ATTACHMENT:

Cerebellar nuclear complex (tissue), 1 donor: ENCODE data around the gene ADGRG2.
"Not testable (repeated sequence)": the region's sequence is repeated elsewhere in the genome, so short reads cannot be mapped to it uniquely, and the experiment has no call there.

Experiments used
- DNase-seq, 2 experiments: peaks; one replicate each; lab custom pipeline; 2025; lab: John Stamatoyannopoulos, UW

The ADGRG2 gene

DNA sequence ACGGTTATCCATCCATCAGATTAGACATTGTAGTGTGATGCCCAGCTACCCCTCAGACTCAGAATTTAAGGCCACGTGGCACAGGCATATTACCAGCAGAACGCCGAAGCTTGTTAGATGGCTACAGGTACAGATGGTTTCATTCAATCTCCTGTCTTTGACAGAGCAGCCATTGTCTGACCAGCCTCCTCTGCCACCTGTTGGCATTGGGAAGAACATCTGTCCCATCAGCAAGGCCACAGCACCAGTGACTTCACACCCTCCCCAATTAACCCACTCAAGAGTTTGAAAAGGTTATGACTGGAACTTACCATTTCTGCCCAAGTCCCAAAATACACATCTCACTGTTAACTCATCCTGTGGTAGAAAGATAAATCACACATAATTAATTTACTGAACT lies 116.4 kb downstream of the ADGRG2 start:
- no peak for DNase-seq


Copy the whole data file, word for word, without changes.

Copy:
Cerebellar nuclear complex (tissue), 1 donor: ENCODE data around the gene ADGRG2.
"Not testable (repeated sequence)": the region's sequence is repeated elsewhere in the genome, so short reads cannot be mapped to it uniquely, and the experiment has no call there.

Experiments used
- DNase-seq, 2 experiments: peaks; one replicate each; lab custom pipeline; 2025; lab: John Stamatoyannopoulos, UW

The ADGRG2 gene

DNA sequence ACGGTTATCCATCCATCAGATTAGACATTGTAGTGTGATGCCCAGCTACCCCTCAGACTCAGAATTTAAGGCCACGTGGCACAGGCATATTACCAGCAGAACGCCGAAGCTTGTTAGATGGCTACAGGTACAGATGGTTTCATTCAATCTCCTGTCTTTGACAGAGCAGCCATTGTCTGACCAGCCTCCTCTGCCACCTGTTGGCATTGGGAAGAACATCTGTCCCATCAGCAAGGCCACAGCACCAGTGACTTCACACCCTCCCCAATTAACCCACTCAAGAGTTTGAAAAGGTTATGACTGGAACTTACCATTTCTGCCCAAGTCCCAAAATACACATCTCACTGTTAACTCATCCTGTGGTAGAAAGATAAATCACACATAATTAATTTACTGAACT lies 116.4 kb downstream of the ADGRG2 start:
- no peak for DNase-seq